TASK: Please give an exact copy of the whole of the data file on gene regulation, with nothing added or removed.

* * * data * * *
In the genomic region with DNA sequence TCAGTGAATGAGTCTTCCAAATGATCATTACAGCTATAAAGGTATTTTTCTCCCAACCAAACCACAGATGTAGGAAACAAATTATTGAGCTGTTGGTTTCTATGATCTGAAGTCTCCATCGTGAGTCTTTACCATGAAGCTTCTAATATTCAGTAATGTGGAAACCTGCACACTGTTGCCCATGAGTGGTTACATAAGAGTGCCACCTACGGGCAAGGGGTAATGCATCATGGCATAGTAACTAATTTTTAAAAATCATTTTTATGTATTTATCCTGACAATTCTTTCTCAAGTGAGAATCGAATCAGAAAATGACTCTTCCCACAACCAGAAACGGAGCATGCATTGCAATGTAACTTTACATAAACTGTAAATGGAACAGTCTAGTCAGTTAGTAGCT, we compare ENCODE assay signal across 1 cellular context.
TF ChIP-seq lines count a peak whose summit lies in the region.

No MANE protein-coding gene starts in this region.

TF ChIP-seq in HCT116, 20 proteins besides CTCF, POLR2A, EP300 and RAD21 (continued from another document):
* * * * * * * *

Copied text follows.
In the genomic region with DNA sequence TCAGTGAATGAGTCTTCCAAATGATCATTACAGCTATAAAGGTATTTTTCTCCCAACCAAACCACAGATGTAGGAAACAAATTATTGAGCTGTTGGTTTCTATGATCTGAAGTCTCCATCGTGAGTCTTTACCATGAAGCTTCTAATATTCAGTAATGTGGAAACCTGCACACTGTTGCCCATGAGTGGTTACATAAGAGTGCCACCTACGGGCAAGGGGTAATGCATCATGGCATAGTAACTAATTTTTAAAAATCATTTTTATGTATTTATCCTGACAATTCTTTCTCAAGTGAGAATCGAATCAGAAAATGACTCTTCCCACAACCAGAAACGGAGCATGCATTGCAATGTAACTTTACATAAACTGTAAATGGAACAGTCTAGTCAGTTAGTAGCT, we compare ENCODE assay signal across 1 cellular context.
TF ChIP-seq lines count a peak whose summit lies in the region.

No MANE protein-coding gene starts in this region.

TF ChIP-seq in HCT116, 20 proteins besides CTCF, POLR2A, EP300 and RAD21 (continued from another document):